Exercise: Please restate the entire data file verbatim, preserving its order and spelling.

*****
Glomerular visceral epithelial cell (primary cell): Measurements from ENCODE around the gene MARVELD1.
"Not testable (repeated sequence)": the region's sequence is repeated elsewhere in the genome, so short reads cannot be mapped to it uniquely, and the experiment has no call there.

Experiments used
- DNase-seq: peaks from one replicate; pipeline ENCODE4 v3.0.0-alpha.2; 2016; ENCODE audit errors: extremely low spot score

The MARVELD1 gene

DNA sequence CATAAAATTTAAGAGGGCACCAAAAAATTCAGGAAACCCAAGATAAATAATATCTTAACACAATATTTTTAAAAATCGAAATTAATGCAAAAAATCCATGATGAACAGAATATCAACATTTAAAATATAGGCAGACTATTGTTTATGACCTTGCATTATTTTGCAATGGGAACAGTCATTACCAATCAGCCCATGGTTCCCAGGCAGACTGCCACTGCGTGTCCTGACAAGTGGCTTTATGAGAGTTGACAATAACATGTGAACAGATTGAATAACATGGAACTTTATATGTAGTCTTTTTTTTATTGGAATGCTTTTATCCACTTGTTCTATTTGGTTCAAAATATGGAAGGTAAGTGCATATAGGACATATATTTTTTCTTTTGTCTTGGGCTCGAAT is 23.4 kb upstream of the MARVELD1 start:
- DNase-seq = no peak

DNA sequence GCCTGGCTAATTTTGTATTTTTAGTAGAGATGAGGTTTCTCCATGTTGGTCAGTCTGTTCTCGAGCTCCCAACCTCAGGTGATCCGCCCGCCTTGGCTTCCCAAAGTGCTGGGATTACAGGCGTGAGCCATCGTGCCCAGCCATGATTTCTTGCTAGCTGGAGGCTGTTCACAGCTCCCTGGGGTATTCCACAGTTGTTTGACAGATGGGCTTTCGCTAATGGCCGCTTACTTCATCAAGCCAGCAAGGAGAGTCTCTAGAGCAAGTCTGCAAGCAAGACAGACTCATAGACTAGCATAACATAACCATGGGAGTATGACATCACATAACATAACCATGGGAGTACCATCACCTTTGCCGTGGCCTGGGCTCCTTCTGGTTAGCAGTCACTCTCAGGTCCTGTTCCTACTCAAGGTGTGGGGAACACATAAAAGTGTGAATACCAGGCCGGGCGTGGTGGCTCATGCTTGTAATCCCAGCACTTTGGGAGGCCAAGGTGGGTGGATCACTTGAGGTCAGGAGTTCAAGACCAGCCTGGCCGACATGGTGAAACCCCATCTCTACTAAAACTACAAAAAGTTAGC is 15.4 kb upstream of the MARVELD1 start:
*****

Glomerular visceral epithelial cell (primary cell): Measurements from ENCODE around the gene MARVELD1.
"Not testable (repeated sequence)": the region's sequence is repeated elsewhere in the genome, so short reads cannot be mapped to it uniquely, and the experiment has no call there.

Experiments used
- DNase-seq: peaks from one replicate; pipeline ENCODE4 v3.0.0-alpha.2; 2016; ENCODE audit errors: extremely low spot score

The MARVELD1 gene

DNA sequence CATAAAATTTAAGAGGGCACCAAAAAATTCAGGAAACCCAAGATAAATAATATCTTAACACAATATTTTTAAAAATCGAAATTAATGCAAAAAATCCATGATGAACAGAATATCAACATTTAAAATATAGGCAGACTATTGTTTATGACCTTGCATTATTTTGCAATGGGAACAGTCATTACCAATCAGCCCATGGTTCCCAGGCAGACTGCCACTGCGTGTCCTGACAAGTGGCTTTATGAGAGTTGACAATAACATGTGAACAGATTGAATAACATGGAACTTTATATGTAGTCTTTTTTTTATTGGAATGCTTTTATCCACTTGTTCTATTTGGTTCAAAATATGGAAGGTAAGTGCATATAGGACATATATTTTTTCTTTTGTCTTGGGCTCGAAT is 23.4 kb upstream of the MARVELD1 start:
- DNase-seq = no peak

DNA sequence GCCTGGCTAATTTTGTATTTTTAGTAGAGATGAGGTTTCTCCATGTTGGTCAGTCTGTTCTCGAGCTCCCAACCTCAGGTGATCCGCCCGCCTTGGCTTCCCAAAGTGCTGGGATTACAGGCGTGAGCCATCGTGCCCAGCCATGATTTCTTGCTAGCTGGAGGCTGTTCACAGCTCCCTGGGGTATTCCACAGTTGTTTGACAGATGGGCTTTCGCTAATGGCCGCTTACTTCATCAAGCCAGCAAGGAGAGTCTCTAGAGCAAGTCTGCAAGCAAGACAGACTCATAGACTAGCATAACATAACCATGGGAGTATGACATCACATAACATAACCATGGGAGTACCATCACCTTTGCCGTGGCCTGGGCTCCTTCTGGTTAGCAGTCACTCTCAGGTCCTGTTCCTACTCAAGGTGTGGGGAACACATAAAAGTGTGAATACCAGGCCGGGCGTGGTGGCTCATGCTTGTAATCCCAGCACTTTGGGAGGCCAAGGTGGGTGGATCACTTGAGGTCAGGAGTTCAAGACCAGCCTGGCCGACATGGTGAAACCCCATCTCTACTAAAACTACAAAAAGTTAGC is 15.4 kb upstream of the MARVELD1 start: